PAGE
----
While we were waiting to take off, we noticed a squadron of somewhat odd looking single engine fire fighting aircraft, which I found out later were called AIR TRACTOR AT802 AMPHIB’s. If you happened to stumble across them during your travels and would like to know more about these unique, and very capable aircraft, click on the following link:
Once we arrived, we were pleased to see that the staff had moved all of the gear we store at the lodge into our rooms, but the really good, and really, really good news was yet to come.
The really good news was that Chuk had sent a crew over to the Katseyedie at the end of last season, and the cabin was now in better shape than it had been for a number of years.
In fact, they even fixed up both the outhouses, thereby in effect giving us a 2 holler. What luxury!
The really, really good news was that the Otter was coming in tomorrow, and the weather was such that the guides could make their run to the Katseyedie later that evening.
But first things first.
Kenny, who missed coming to Bear last year, had been dreaming of nothing but heading over to the Whitefish River as soon as we could put our rods together, and chasing a few Pike around.
So off we went with Josh “Jelly” Gelinas at the helm, but unfortunately the Pike were not as enthusiastic as Kenny, and the fishing was uncharacteristically slow.
While a couple of big gators took a swing at our lures, we only managed to catch about 20, the biggest being just over 30”.
Our problem according to Josh was water temperature, because at 72 degrees, it was simply too warm. In fact someone recorded surface temperatures in the high 70’s out on Airport Reef that same afternoon.
On the way back, Josh suggested we make a quick stop at the Pike River, and although Kenny was surprisingly less than enthusiastic, it turned out to be the right call.
With water temperatures in the low 60’s, it was nothing short of a feeding frenzy, with a fish or hit on virtually every cast, and not only that, the size of the fish exceeded anything we had previously seen on that river.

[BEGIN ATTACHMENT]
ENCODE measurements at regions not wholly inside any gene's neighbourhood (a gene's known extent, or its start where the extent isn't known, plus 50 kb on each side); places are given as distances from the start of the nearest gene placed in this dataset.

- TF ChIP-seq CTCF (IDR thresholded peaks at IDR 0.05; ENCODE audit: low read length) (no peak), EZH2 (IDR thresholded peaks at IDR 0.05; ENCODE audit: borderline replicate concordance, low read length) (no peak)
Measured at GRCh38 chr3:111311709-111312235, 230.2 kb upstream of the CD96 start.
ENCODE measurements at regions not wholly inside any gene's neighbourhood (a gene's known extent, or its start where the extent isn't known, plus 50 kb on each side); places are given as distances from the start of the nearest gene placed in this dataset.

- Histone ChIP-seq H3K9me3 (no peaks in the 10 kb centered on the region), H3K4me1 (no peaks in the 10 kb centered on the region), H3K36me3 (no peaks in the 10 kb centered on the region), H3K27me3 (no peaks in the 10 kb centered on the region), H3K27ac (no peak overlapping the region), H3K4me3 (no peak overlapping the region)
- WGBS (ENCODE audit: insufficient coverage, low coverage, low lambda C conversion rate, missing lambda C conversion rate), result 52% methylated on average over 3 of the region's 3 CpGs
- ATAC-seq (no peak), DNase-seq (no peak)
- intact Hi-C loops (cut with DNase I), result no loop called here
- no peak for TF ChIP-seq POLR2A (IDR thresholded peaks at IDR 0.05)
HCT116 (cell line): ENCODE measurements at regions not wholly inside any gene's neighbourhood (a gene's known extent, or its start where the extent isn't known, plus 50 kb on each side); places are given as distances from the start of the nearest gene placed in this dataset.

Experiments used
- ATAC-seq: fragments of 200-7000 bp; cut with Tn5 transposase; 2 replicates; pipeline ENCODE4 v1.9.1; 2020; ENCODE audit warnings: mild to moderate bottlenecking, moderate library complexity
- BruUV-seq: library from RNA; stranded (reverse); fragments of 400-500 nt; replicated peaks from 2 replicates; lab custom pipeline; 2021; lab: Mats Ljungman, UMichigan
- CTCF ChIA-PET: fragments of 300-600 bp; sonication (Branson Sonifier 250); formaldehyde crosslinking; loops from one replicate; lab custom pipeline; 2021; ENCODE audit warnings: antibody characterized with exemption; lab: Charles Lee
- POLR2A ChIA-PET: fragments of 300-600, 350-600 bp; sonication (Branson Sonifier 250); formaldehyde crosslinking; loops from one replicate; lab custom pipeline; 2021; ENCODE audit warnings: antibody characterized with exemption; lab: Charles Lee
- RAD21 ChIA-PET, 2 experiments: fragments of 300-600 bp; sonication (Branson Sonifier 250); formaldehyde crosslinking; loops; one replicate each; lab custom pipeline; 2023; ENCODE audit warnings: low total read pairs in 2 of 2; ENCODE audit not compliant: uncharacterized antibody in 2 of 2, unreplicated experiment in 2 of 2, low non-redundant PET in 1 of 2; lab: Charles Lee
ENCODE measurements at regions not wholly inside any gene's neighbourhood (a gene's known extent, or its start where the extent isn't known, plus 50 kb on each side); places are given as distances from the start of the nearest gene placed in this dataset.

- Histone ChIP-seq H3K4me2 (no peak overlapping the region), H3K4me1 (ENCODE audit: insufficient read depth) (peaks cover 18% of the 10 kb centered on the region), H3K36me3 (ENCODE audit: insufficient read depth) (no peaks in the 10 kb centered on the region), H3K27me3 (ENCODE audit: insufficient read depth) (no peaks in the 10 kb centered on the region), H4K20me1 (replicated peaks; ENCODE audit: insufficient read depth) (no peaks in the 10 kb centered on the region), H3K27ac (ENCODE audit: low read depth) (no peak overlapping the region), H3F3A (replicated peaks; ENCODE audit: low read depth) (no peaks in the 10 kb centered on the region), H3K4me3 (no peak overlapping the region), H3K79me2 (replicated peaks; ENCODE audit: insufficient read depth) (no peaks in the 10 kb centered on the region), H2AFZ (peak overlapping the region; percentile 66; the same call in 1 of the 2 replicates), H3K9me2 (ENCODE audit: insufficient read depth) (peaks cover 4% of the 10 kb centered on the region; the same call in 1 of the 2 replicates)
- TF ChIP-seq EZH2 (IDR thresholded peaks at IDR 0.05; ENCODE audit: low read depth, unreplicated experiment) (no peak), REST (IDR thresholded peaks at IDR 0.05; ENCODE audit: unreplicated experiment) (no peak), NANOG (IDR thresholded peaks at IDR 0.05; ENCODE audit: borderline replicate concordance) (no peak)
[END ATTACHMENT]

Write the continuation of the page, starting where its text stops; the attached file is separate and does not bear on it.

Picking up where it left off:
In just over 2 hours of fishing we caught, and released over 100 Pike, with 15 over 30”, and 1 that measured 41”!
Nice way to start the week off.
While we were away, Rodney pulled our camping gear out of the granary, and gave the lodge manager and chef the list of food and sundries we would need while at the Katseyedie.
We did a final check of the gear later that evening, and everything we would need, with the exception of our deep fryer, was accounted for and ready to go.
Harvey, Justin and Josh left at 10:30pm, and fortunately had a relatively smooth, 4½-hour ride across the arm.
Have You Tried the Disco Watermelon?
Although we had hoped to be picked up late Wednesday afternoon, there was some confusion about the pick up date and time, with the lodge manager advising us that there was a strong likelihood we would not be picked up until some time on Thursday.
Oh well, if that was the case we had better take along some extra grub, which Rodney dutifully arranged with the chef prior to out departure.
The 25 - minute flight across the arm put us in camp just after 1pm, and on the way over, our pilot gave us a good look at a lone bull Muskox – who we would encounter again later in the week – and a rather large moose.
Before he left, we asked if there was any chance of a 4pm Wednesday pick up. He said he would do his best, but we knew that it would not be his call at the end of the day.